Nathan Tinkler in happier times with Newcastle Jets fans
The governing body of the A-League, Australia’s national soccer competition, has acted swiftly to revoke the licence of the Newcastle Jets following a dramatic move by former billionaire Nathan Tinkler to call in administrators to take control of the club he purchased for $5 million in 2010.
James Shaw of Shaw Gidley was appointed administrator of Newcastle Jets Football Operations, a subsidiary of Tinkler’s Hunter Sports Group (HSG), at 1pm on Wednesday.
The Football Federation of Australia (FFA) had given Tinkler until 4pm on Wednesday to pay the club’s salaries for this month, as well as clear other debts, including rent. However, he chose to call in administrators, telling the Daily Telegraph he needed more time to finalise a sale of the club to Scottish club Dundee United.
“I’ve been in negotiations with the FFA over the last few days and wasn’t able to get them to guarantee the licence, and I haven’t been willing to pay wages unless they guaranteed that, so I’ve put the club into administration for now,” Tinkler said.
“We’ve had an offer in for a couple of weeks from Dundee United. That offer is well in excess of the debts of the club and I’ve asked the administrator to get that sale done and that will see everyone get paid.”
But just hours later FFA announced it had terminated the club’s A-League licence and planned to establish a new entity to operate the Newcastle team, a decision it said was “based on material breaches” of the licence “in relation to non-payment of players and staff, and an ongoing failure to meet standard operational requirements”.
FFA said in a statement on Wednesday afternoon the appointment of administrators is “in itself an act of insolvency and a breach of the A-League licence conditions”.
FFA chief executive David Gallop said in the same statement HSG had been given opportunities to continue as the owner and operator of the club’s licence but was unable to meet the conditions required.
“HSG has behaved in an erratic way towards the players and staff of the club in failing to meet basic obligations to pay wages,” Gallop said.
“Anyone who takes control of a sporting club has an obligation to respect the people and the traditions of that club. HSG has failed in this regard.”
“Today’s action to terminate the licence is the first step to restoring the proud traditions of football in Northern New South Wales.”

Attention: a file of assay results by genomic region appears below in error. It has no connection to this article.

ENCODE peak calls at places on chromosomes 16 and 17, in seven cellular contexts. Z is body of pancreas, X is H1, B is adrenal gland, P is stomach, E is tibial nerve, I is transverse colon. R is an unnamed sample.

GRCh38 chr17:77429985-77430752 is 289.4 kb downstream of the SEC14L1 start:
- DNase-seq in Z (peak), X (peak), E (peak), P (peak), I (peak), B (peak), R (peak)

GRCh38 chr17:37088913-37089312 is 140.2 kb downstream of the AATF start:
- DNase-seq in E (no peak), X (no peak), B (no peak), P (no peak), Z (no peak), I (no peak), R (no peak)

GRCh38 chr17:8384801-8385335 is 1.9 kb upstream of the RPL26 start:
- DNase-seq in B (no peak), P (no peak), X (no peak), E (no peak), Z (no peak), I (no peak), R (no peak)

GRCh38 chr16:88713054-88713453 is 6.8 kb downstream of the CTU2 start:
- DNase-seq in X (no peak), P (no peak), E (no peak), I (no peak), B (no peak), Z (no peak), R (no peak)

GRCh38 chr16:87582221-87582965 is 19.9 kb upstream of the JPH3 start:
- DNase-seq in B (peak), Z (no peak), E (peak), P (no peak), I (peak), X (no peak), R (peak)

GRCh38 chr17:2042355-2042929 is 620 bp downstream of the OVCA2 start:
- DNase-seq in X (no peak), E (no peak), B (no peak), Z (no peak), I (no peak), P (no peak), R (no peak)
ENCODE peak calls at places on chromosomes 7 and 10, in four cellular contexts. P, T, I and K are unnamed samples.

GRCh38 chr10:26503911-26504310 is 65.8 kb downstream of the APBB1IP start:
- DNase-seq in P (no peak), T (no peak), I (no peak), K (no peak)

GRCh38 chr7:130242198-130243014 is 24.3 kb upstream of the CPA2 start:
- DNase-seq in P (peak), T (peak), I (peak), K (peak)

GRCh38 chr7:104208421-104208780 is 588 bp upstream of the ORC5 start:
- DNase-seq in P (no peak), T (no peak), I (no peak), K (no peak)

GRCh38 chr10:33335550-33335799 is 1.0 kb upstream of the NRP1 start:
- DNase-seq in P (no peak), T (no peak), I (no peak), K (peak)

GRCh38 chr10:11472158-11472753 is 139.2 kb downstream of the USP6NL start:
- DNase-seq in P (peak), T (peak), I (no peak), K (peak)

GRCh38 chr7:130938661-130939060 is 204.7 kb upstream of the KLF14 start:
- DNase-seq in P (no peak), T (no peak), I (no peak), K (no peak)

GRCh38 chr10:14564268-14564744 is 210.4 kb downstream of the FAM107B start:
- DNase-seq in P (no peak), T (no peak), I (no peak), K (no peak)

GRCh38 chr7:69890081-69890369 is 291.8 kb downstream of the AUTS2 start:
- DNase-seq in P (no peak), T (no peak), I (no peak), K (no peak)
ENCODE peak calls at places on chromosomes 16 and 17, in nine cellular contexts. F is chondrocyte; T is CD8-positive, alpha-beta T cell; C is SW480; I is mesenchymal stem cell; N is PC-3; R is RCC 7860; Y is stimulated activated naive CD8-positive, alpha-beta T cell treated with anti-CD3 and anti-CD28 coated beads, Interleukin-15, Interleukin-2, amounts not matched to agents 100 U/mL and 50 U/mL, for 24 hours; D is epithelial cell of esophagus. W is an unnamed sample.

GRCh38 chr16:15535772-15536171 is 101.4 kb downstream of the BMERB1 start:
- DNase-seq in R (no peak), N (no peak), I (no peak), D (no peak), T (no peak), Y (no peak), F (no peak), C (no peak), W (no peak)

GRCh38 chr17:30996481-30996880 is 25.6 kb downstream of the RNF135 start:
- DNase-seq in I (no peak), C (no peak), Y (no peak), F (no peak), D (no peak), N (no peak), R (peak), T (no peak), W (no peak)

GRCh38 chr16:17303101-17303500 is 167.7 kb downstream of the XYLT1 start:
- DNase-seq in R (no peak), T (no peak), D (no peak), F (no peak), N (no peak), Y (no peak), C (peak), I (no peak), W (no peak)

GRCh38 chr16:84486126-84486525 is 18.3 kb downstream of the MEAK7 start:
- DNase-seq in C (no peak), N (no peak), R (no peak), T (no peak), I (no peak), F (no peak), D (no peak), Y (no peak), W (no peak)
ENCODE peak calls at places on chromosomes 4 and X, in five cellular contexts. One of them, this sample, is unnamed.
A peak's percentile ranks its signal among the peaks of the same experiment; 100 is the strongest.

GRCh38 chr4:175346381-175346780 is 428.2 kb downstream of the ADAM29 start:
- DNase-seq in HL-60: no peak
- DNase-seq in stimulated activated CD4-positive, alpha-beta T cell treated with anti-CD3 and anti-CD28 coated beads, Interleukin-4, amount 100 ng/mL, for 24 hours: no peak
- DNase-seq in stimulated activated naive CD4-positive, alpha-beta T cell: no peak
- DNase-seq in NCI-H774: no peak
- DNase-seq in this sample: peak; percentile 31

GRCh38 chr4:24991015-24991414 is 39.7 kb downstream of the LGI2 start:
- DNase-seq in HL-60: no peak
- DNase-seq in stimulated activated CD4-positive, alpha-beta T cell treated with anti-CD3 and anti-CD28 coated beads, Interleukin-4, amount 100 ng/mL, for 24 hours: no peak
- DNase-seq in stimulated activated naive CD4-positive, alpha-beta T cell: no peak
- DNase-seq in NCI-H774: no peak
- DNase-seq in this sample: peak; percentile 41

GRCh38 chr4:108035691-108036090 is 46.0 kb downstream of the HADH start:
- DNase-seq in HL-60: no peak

Gallop said the association will continue to talk to “several parties” interested in owning an A-League club in Newcastle. The FFA confirmed a club from Newcastle will remain in the A-League and Newcastle Jets players will be offered contracts with the new entity.
Earlier in the day administrator James Shaw said he had discussed the Newcastle Jets’ licence with FFA and was “waiting to see what position the FFA takes”.
“The administrator will be undertaking an urgent assessment of the financial position of the company and at this point in time only has limited information,” Shaw Gidley said in a statement.
“The position will become clearer over the next 24 hours.”
Fairfax reports the club’s debts total around $2.7 million.
The dramatic turn of events come just weeks after Tinkler revealed reverse takeover plans involving listed entity Orca Energy.
If the takeover is approved by Orca shareholders, Tinkler will control a joint 75% share of Orca, with Tinkler’s Singapore-based Bentley Resources to team up with Trepang Services, an entity controlled by Nick Paspaley and John Robinson Snr, to invest a total of $20 million in the company.
In April, Tinkler was appointed as a strategic corporate adviser to listed mineral exploration company Rumble Resources.
A former Hunter Valley mine electrician, Tinkler has made and lost his fortune through speculative coal plays in 2009 and 2012.
After losing much of his mining fortune when coal prices slumped in 2012, Tinkler attempted to re-enter the coal game in May 2014 with the $150 million purchase of Peabody Energy’s Wilkie Creek mine in Queensland. However, the deal came unstuck when Tinkler missed a payment on the Peabody acquisition just months later.
In August 2014, retail heavyweight Gerry Harvey called in an estimated $40 million debt from the former Rich Lister by selling his beloved Patinack thoroughbred horse farm.
SmartCompany contacted Tinkler but did not receive a response prior to publication.